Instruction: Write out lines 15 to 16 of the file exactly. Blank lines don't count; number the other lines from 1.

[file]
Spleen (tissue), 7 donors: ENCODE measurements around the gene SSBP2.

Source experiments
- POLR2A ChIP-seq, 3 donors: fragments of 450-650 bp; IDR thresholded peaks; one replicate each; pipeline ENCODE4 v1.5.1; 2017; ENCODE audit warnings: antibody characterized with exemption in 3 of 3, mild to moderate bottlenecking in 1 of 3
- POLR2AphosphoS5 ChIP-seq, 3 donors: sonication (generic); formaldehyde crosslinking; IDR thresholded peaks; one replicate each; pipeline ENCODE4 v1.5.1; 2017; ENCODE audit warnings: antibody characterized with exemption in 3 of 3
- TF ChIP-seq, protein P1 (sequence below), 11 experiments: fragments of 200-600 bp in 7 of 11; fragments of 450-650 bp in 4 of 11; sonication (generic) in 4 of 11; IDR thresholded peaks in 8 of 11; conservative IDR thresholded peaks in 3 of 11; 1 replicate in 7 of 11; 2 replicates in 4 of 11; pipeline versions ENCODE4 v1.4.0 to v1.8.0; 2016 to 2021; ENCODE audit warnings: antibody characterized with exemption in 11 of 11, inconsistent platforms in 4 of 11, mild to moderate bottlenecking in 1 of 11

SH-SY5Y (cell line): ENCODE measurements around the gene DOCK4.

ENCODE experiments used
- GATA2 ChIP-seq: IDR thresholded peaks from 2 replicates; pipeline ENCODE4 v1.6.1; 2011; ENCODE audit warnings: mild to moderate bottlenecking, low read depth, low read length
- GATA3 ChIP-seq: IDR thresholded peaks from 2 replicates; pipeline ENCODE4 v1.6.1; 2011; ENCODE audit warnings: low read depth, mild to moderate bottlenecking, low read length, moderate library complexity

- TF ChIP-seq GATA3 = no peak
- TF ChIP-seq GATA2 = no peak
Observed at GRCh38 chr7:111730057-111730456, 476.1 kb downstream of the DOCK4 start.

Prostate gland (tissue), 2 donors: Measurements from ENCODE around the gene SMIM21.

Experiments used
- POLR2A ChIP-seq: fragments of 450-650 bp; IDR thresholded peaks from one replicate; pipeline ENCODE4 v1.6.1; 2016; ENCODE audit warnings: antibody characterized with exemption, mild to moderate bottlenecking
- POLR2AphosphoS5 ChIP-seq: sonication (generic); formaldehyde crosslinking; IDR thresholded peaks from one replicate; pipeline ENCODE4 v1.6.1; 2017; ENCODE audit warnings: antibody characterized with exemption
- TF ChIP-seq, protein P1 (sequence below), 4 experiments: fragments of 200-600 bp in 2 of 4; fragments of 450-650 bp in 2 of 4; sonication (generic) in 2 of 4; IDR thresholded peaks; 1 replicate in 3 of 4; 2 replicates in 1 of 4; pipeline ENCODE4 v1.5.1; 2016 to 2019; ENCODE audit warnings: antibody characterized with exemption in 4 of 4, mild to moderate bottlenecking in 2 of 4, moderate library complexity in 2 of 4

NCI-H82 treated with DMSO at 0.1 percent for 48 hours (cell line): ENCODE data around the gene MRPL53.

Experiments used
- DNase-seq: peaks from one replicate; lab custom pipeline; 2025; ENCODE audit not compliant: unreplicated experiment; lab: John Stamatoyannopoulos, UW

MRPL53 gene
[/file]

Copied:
- POLR2A ChIP-seq: fragments of 450-650 bp; IDR thresholded peaks from one replicate; pipeline ENCODE4 v1.6.1; 2016; ENCODE audit warnings: antibody characterized with exemption, mild to moderate bottlenecking
- POLR2AphosphoS5 ChIP-seq: sonication (generic); formaldehyde crosslinking; IDR thresholded peaks from one replicate; pipeline ENCODE4 v1.6.1; 2017; ENCODE audit warnings: antibody characterized with exemption